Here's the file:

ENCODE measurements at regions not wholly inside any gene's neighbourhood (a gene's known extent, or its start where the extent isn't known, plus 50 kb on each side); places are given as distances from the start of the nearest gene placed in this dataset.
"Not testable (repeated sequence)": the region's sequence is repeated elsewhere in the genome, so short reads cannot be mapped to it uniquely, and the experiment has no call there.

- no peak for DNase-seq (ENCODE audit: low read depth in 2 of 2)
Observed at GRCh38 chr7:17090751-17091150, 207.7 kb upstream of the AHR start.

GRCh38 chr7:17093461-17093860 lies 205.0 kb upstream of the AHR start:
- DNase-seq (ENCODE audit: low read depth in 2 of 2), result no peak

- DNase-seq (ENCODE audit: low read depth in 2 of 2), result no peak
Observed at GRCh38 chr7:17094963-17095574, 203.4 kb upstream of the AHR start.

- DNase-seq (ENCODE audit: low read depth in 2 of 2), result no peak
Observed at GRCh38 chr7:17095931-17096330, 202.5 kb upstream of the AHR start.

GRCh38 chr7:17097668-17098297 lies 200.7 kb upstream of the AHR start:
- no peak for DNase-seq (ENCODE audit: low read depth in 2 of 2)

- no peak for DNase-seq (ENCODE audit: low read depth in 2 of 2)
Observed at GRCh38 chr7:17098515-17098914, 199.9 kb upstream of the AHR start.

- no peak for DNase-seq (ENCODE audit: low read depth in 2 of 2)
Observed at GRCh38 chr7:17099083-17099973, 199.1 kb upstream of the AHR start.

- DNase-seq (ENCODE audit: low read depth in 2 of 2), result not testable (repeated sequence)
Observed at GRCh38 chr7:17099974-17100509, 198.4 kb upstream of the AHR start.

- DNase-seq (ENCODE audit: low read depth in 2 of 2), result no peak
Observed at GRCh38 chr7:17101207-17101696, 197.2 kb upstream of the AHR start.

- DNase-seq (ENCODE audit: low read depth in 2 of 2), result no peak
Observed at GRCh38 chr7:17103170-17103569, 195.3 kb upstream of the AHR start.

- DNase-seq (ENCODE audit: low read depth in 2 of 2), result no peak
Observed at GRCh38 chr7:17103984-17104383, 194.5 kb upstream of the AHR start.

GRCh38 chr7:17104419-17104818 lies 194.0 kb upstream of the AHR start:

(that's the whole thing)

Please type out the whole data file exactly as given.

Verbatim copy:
ENCODE measurements at regions not wholly inside any gene's neighbourhood (a gene's known extent, or its start where the extent isn't known, plus 50 kb on each side); places are given as distances from the start of the nearest gene placed in this dataset.
"Not testable (repeated sequence)": the region's sequence is repeated elsewhere in the genome, so short reads cannot be mapped to it uniquely, and the experiment has no call there.

- no peak for DNase-seq (ENCODE audit: low read depth in 2 of 2)
Observed at GRCh38 chr7:17090751-17091150, 207.7 kb upstream of the AHR start.

GRCh38 chr7:17093461-17093860 lies 205.0 kb upstream of the AHR start:
- DNase-seq (ENCODE audit: low read depth in 2 of 2), result no peak

- DNase-seq (ENCODE audit: low read depth in 2 of 2), result no peak
Observed at GRCh38 chr7:17094963-17095574, 203.4 kb upstream of the AHR start.

- DNase-seq (ENCODE audit: low read depth in 2 of 2), result no peak
Observed at GRCh38 chr7:17095931-17096330, 202.5 kb upstream of the AHR start.

GRCh38 chr7:17097668-17098297 lies 200.7 kb upstream of the AHR start:
- no peak for DNase-seq (ENCODE audit: low read depth in 2 of 2)

- no peak for DNase-seq (ENCODE audit: low read depth in 2 of 2)
Observed at GRCh38 chr7:17098515-17098914, 199.9 kb upstream of the AHR start.

- no peak for DNase-seq (ENCODE audit: low read depth in 2 of 2)
Observed at GRCh38 chr7:17099083-17099973, 199.1 kb upstream of the AHR start.

- DNase-seq (ENCODE audit: low read depth in 2 of 2), result not testable (repeated sequence)
Observed at GRCh38 chr7:17099974-17100509, 198.4 kb upstream of the AHR start.

- DNase-seq (ENCODE audit: low read depth in 2 of 2), result no peak
Observed at GRCh38 chr7:17101207-17101696, 197.2 kb upstream of the AHR start.

- DNase-seq (ENCODE audit: low read depth in 2 of 2), result no peak
Observed at GRCh38 chr7:17103170-17103569, 195.3 kb upstream of the AHR start.

- DNase-seq (ENCODE audit: low read depth in 2 of 2), result no peak
Observed at GRCh38 chr7:17103984-17104383, 194.5 kb upstream of the AHR start.

GRCh38 chr7:17104419-17104818 lies 194.0 kb upstream of the AHR start: